It is ironic that Atlantic City, once a bustling seaside resort, home to the Miss America Pageant and the inspiration for the iconic “Monopoly” game, finds itself in the economic doldrums today. Such an unprecedented economic catastrophe was unimaginable just a few years back.

Economic Overview of Atlantic City

Atlantic City made history thirty-six years ago when it opened the first legal casinos in the United States outside of Las Vegas. It is considered the gambling capital of the East Coast, and its economy is primarily driven by tourism and gambling revenues, which used to provide employment to nearly 30,000 people. However, the sub-prime crisis in the mid-2000s that led to the ensuing global economic recession and pressure from competition have had a disastrous impact on Atlantic City's casino revenues. As a result, a number of iconic casinos have closed and previously steady growth has stagnated. The fallout has been so drastic that Moody’s downgraded Atlantic City’s municipal bonds to junk status in June of 2014.

New Jersey Casino Gambling Fact Sheet 

New Jersey is home to many major casino brands. The casino industry formerly generated $2.80 billion in gaming revenue and more than $200 million in gaming tax revenue. After a state-wide referendum allowing for legalization of casino gambling, the first New Jersey casino opened in Atlantic City in 1978. Since then the state has attracted more than 27 million visitors a year. Combined casino employee wages are more than $900 million, which highlights the importance of gambling to the state's economy. (To learn more about the gambling industry in the U.S., see: The Evolution Of The Gaming Market.)

What went wrong?

  • Too Much Competition 

The boom in the sea-side gambling industry led to a proliferation of casinos in Atlantic City as well as in the nearby states of Pennsylvania, New York, Delaware and Maryland. Slot machines generally account for 85% to 90% of casino revenues and are easily replicable. Customers in eastern Pennsylvania now have a choice of the same slot machines in the gambling halls of Philadelphia, Bethlehem, Chester or Valley Forge. This has led to saturation in the regional gambling market, which has grown less than 1% since 2001. With so many choices at hand, gamblers found themselves in a comfortable position and started preferring casinos closer to home than traveling all the way to Atlantic City.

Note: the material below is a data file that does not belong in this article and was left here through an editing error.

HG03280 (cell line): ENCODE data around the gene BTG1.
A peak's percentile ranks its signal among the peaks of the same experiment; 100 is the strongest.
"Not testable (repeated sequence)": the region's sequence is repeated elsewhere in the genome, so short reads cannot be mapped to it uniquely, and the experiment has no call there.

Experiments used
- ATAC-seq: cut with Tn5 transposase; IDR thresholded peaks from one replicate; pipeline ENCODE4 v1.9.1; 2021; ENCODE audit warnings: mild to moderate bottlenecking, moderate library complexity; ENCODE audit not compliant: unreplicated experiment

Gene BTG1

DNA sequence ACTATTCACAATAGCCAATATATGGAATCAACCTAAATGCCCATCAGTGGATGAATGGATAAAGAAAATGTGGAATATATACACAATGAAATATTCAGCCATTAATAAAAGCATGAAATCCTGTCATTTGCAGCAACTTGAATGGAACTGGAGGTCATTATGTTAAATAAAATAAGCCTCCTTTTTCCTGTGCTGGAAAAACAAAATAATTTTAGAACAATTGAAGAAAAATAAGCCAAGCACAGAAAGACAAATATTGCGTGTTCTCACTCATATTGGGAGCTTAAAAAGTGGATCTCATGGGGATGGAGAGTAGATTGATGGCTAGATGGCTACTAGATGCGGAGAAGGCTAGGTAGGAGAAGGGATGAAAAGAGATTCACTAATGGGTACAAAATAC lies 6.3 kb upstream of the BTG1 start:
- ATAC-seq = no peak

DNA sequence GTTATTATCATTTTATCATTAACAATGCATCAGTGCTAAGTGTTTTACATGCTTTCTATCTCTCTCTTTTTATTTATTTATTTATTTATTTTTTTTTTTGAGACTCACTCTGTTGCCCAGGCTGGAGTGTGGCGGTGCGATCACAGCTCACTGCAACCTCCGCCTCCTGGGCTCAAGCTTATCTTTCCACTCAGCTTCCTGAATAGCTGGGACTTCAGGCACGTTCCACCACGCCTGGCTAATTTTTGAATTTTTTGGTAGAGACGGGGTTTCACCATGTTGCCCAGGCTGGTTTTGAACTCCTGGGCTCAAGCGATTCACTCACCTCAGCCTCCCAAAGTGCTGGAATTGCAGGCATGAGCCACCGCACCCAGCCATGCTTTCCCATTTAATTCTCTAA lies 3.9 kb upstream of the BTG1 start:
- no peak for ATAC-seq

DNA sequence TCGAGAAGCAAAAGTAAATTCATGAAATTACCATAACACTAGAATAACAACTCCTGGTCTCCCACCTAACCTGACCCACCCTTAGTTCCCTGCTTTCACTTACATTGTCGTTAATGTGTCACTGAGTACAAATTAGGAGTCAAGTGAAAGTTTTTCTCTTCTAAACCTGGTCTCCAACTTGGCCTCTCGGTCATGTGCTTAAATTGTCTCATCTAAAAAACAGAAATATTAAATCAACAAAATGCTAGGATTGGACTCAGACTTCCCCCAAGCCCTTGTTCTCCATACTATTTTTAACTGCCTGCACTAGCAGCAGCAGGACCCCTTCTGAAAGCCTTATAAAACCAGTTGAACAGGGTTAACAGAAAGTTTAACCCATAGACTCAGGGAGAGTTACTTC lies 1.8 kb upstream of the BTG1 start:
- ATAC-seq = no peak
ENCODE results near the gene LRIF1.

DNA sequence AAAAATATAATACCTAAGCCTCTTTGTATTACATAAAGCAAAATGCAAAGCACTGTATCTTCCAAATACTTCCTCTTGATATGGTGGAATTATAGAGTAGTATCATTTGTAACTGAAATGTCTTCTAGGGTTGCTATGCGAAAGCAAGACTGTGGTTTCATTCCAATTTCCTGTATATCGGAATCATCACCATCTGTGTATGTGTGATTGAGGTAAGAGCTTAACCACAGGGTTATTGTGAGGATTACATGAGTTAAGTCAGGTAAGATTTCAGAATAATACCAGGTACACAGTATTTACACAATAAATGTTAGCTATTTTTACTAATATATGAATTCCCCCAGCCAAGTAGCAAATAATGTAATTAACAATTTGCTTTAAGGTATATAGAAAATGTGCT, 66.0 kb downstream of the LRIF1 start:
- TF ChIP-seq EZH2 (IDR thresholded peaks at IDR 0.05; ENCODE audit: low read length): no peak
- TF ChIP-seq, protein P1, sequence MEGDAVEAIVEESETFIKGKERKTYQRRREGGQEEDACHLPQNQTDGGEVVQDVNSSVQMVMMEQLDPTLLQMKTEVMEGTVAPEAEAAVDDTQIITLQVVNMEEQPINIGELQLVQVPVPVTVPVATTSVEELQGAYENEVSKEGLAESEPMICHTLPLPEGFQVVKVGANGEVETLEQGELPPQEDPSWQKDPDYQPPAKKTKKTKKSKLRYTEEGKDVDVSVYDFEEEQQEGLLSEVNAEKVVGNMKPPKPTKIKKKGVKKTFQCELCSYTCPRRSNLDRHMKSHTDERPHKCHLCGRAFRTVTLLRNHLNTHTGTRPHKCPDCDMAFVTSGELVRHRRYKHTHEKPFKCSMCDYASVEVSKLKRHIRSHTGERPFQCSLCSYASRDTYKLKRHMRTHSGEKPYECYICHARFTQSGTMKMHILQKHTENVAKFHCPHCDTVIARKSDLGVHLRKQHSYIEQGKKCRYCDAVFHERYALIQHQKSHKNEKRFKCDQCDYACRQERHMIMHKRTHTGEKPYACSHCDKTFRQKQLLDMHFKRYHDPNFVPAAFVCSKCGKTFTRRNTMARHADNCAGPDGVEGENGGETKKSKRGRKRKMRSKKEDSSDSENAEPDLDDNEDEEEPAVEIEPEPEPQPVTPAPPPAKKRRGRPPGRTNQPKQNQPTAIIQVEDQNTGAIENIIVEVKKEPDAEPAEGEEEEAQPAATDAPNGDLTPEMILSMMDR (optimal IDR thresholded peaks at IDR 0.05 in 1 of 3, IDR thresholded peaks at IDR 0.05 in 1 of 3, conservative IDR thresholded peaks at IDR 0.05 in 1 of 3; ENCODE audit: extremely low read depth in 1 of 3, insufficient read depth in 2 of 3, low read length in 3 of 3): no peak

• Failure to Reinvent Itself

Instead of exploiting its seaside potential and reinventing itself as a tourist destination, Atlantic City became overly reliant on gambling revenues to sustain its economy. Thus now, when there is an overall slowdown in the industry, the city is experiencing economic difficulties. While competing cities diversified their entertainment offerings from country music concerts to conventions and musicals, Atlantic City continued to focus solely on gambling to sustain its economy.

  • Failure to Sell the Atlantic City Brand

Atlantic city is known by few outside the U.S. Failure to successfully brand itself as Las Vegas has done, has kept international tourism away from this beautiful seaport. While Vegas signifies parties, adventure, extravagance, signature restaurants and luxury to tourists, Atlantic city is known primarily for dedicated gamblers. 

The Bottom Line

Amidst its slowdown, it would be premature to completely write-off Atlantic City’s gambling market. Even if the market stands at $2 billion a few years down the line, it would still be the third biggest gambling market in the U.S. A major restructure for Atlantic city might be under way, causing a negative impact across Atlantic City's labor market.  With any large-scale change there is a chance of financial turmoil in the short term. On the other hand, restructuring could lead to long-term, sustainable economic stability for Atlantic City.

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